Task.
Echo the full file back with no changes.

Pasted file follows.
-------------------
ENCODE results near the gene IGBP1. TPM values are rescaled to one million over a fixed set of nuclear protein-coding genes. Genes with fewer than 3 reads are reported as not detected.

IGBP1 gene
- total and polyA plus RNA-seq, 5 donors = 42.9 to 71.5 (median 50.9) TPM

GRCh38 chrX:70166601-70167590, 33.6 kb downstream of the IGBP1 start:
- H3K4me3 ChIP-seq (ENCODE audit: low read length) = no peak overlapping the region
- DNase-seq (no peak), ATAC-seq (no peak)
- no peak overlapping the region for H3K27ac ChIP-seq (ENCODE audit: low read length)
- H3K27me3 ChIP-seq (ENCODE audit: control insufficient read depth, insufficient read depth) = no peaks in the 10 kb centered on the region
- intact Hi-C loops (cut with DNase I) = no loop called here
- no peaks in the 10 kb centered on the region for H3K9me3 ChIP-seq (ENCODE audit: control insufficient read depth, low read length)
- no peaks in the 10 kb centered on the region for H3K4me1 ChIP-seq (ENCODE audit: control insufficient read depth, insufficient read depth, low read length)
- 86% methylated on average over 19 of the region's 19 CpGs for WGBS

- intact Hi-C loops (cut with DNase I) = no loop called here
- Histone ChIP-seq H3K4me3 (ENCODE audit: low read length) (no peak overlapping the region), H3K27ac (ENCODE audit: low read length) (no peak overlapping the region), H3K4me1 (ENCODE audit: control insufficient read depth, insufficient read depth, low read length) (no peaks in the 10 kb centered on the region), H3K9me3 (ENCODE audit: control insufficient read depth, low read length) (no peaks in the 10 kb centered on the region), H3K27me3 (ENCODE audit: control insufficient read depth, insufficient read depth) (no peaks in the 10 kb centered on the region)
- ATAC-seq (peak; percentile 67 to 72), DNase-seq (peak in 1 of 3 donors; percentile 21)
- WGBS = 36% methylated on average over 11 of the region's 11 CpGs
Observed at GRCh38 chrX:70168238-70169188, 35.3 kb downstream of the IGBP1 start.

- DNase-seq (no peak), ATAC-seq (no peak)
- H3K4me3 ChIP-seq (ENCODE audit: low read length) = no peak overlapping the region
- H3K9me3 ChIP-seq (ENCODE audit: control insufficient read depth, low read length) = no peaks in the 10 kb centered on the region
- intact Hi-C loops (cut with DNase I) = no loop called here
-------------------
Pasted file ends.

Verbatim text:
ENCODE results near the gene IGBP1. TPM values are rescaled to one million over a fixed set of nuclear protein-coding genes. Genes with fewer than 3 reads are reported as not detected.

IGBP1 gene
- total and polyA plus RNA-seq, 5 donors = 42.9 to 71.5 (median 50.9) TPM

GRCh38 chrX:70166601-70167590, 33.6 kb downstream of the IGBP1 start:
- H3K4me3 ChIP-seq (ENCODE audit: low read length) = no peak overlapping the region
- DNase-seq (no peak), ATAC-seq (no peak)
- no peak overlapping the region for H3K27ac ChIP-seq (ENCODE audit: low read length)
- H3K27me3 ChIP-seq (ENCODE audit: control insufficient read depth, insufficient read depth) = no peaks in the 10 kb centered on the region
- intact Hi-C loops (cut with DNase I) = no loop called here
- no peaks in the 10 kb centered on the region for H3K9me3 ChIP-seq (ENCODE audit: control insufficient read depth, low read length)
- no peaks in the 10 kb centered on the region for H3K4me1 ChIP-seq (ENCODE audit: control insufficient read depth, insufficient read depth, low read length)
- 86% methylated on average over 19 of the region's 19 CpGs for WGBS

- intact Hi-C loops (cut with DNase I) = no loop called here
- Histone ChIP-seq H3K4me3 (ENCODE audit: low read length) (no peak overlapping the region), H3K27ac (ENCODE audit: low read length) (no peak overlapping the region), H3K4me1 (ENCODE audit: control insufficient read depth, insufficient read depth, low read length) (no peaks in the 10 kb centered on the region), H3K9me3 (ENCODE audit: control insufficient read depth, low read length) (no peaks in the 10 kb centered on the region), H3K27me3 (ENCODE audit: control insufficient read depth, insufficient read depth) (no peaks in the 10 kb centered on the region)
- ATAC-seq (peak; percentile 67 to 72), DNase-seq (peak in 1 of 3 donors; percentile 21)
- WGBS = 36% methylated on average over 11 of the region's 11 CpGs
Observed at GRCh38 chrX:70168238-70169188, 35.3 kb downstream of the IGBP1 start.

- DNase-seq (no peak), ATAC-seq (no peak)
- H3K4me3 ChIP-seq (ENCODE audit: low read length) = no peak overlapping the region
- H3K9me3 ChIP-seq (ENCODE audit: control insufficient read depth, low read length) = no peaks in the 10 kb centered on the region
- intact Hi-C loops (cut with DNase I) = no loop called here